Yeah its very positive, isn’t it, that you can get help, that’s great.
[Female, 54]
So on the results page, maybe more like you should do this, take action. I mean I already know my sleep is not good but what should I do, how should I get better.
[Female, 34]

Prototype 3

Given that participants in both focus groups expressed problems with the risk communication, and in the absence of a compelling alternative, we removed this element of the app entirely. Information on the treatment recommendation screen was rewritten to direct participants to specific evidence-based treatment options depending on their predicted depressive symptom severity. Treatment recommendations were based on the principles of stepped care, where the intensity of treatments increased in line with symptom severity. So, for example, patients predicted to have mild symptoms were recommended to access Internet-based self-help and psychoeducation via the myCompass program [33] and were provided with the website link.

First Impressions

Participants did not report any negative aspects of using the app, and all participants explicitly said it was professional and easy to use.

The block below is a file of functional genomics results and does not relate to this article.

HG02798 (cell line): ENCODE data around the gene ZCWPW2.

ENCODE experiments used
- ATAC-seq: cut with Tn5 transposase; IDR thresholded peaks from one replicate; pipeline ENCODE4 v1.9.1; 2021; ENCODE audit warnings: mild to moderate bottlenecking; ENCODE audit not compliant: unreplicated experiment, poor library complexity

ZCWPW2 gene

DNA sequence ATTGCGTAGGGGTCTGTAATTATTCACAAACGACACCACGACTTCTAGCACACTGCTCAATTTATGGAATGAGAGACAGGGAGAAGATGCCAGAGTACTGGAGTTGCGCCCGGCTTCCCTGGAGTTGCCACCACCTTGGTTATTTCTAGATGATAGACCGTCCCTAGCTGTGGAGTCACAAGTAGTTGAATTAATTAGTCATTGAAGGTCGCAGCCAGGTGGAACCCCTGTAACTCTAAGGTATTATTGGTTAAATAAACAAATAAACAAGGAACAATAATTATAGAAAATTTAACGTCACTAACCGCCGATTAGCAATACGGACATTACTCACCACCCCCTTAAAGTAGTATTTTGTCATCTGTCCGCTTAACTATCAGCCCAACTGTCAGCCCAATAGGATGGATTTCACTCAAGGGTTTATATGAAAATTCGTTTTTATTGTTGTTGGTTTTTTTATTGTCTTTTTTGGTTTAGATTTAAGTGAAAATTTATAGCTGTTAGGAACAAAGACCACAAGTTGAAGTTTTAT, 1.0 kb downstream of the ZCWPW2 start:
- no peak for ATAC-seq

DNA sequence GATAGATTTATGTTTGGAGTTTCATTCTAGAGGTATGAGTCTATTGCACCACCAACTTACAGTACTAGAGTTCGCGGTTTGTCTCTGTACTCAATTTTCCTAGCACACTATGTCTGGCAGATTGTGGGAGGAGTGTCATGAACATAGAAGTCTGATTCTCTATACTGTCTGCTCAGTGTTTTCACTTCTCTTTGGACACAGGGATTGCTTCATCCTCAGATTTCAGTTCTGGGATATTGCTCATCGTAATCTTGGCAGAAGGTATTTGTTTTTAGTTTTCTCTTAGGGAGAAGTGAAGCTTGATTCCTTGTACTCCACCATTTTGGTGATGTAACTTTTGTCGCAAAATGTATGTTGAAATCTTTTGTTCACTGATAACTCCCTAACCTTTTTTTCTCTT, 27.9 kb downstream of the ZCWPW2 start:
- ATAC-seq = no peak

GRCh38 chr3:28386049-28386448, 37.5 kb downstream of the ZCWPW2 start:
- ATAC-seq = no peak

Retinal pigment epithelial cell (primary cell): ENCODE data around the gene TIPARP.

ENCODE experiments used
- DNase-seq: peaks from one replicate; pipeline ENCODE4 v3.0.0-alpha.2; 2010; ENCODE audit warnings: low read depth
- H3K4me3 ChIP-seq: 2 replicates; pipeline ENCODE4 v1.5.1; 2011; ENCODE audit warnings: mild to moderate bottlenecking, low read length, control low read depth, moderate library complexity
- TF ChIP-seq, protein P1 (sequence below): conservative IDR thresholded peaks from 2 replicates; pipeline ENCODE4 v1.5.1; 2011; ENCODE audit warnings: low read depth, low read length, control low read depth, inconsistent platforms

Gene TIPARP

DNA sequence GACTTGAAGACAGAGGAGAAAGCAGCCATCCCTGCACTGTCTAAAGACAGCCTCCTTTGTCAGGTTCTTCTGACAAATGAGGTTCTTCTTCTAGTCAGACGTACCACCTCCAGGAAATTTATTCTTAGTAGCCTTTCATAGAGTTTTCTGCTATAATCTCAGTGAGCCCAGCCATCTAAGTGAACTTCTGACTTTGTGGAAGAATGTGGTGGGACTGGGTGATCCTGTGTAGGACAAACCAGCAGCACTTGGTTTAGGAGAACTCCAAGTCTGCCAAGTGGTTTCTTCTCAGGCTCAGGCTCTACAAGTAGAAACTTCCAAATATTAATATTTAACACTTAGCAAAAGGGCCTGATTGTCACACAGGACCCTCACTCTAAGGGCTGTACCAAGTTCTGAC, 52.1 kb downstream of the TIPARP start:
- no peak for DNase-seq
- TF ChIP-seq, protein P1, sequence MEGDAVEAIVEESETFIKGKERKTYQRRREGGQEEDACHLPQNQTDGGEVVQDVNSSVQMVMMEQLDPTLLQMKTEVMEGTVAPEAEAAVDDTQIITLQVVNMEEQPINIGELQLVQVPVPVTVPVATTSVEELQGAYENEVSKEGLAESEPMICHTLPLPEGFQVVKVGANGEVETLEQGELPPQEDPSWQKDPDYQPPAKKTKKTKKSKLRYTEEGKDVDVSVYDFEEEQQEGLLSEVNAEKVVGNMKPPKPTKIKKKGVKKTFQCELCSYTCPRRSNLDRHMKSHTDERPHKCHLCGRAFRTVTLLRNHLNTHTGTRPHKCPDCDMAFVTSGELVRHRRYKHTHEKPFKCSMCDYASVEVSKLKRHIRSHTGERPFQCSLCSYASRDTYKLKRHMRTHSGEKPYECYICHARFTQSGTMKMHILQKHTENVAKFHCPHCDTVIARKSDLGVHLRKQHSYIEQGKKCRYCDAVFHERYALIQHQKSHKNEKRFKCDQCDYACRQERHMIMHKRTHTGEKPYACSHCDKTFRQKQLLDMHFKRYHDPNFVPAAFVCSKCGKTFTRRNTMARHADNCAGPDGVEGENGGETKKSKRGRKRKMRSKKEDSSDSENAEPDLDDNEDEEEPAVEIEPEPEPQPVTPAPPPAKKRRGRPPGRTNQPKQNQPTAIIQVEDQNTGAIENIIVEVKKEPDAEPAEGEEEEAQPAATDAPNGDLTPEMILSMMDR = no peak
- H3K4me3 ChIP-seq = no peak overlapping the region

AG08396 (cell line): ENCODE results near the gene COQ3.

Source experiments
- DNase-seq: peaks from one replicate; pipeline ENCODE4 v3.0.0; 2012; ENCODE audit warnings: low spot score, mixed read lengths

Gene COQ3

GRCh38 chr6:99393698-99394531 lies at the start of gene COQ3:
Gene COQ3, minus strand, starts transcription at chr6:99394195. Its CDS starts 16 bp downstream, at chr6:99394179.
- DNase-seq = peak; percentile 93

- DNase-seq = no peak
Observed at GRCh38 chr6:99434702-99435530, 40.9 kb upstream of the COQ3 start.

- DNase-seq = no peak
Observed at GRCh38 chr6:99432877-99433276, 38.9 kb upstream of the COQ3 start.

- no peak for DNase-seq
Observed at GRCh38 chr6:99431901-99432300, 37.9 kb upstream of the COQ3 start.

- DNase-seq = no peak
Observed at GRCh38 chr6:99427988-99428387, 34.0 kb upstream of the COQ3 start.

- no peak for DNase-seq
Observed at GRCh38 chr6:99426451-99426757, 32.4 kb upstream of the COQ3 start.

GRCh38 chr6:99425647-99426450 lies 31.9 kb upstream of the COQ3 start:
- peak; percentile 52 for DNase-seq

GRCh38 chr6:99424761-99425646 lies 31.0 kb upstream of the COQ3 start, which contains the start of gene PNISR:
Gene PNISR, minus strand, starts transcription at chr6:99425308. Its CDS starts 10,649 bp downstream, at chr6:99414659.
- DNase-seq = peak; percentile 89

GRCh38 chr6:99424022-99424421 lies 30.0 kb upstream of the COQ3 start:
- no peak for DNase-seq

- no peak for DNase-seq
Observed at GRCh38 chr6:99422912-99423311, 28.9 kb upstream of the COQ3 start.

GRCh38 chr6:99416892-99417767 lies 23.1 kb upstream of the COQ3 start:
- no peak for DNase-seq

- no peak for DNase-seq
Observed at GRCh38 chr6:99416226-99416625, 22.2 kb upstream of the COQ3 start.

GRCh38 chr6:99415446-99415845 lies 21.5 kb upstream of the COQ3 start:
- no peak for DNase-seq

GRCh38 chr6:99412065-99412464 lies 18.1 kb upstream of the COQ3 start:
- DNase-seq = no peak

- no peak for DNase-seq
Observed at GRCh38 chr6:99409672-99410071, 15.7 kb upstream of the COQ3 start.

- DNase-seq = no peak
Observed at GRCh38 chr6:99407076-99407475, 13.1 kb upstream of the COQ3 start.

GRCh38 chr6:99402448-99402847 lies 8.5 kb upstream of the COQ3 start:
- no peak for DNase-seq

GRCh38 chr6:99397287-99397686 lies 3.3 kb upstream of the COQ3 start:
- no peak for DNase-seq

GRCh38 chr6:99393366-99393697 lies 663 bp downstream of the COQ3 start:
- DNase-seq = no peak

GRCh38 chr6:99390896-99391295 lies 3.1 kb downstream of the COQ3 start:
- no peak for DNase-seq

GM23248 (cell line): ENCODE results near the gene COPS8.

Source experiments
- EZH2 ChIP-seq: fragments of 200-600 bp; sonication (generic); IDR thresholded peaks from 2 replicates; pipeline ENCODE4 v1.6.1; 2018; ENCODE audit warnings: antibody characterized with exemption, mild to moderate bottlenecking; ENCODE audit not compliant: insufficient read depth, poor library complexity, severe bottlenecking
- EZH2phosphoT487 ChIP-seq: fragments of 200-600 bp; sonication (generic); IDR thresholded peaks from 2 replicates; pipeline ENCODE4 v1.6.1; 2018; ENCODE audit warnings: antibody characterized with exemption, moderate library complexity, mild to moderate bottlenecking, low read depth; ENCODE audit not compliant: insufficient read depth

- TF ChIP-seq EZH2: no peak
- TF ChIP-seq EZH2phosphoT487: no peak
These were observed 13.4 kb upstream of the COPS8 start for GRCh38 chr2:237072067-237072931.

Consistent with focus group results, interview participants indicated that the app could raise awareness of their problems, give hope, and potentially motivate them to treatment, as illustrated in the following quotes:

It made me reflect on how my feeling have been over the past weeks and months, which did make me think, it is a bit more frequent than I thought or hoped it was.
[Female, 27]
Table 3. Summary of iterative development process (N/A: not applicable).
Themes and feedback from focus group 1RevisionsFeedback from focus group 2RevisionsFeedback from interviewsRevisions
First impressions

Dislike having to press “next” to navigate to next pageRemove next buttonN/AN/AN/ARemoved a nonfunctional “tap here” button

Mismatch in interpretation for 9/12 iconsRevise nine iconsCorrect interpretation for 9/12 icons, with the remaining three approaching congruencyN/AIcons viewed as helpful for people with English as a second languageN/A
Summary of responses

Seeing only where things are difficult could be detrimentalInclude feedback on both “difficult” areas and areas that “seem to be ok for you right now”Desire for more personalized resultsNone; app should be administered in a health care setting where responses can be discussedSeeing “difficult” and “OK” areas useful for patients with depression—counteracts overgeneralization that everything is difficultN/A
Risk communication

Focus on negative messageNone; reassess in focus group 2Focus on negative messageRemoved entirely from appN/AN/A
Treatment recommendation